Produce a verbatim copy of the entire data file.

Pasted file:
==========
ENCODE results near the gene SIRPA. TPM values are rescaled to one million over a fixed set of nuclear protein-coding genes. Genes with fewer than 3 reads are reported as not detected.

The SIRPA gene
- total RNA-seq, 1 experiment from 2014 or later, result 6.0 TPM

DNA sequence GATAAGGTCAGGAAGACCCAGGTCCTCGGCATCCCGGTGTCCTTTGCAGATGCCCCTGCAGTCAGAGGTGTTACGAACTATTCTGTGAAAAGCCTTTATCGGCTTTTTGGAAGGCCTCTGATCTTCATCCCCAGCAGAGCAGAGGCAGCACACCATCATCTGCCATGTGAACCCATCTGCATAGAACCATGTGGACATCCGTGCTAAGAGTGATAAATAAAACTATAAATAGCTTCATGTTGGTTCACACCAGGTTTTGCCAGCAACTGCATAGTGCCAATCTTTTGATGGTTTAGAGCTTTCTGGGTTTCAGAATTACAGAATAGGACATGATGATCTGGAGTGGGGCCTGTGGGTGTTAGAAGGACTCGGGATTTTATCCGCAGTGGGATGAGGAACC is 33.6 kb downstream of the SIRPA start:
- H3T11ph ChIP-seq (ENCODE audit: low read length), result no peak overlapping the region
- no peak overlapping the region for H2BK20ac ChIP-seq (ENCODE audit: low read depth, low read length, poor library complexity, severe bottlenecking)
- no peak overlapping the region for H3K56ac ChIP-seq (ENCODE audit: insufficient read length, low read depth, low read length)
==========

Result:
ENCODE results near the gene SIRPA. TPM values are rescaled to one million over a fixed set of nuclear protein-coding genes. Genes with fewer than 3 reads are reported as not detected.

The SIRPA gene
- total RNA-seq, 1 experiment from 2014 or later, result 6.0 TPM

DNA sequence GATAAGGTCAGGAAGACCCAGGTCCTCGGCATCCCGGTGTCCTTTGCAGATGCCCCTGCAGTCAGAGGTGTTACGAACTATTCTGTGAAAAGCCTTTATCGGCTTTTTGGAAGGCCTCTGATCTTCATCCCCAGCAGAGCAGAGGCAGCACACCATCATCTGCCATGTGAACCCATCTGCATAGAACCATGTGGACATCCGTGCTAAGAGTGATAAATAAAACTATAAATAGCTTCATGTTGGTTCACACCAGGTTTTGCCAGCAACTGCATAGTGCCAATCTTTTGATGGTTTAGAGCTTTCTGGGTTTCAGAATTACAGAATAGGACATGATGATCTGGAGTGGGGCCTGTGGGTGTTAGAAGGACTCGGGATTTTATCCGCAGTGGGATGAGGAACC is 33.6 kb downstream of the SIRPA start:
- H3T11ph ChIP-seq (ENCODE audit: low read length), result no peak overlapping the region
- no peak overlapping the region for H2BK20ac ChIP-seq (ENCODE audit: low read depth, low read length, poor library complexity, severe bottlenecking)
- no peak overlapping the region for H3K56ac ChIP-seq (ENCODE audit: insufficient read length, low read depth, low read length)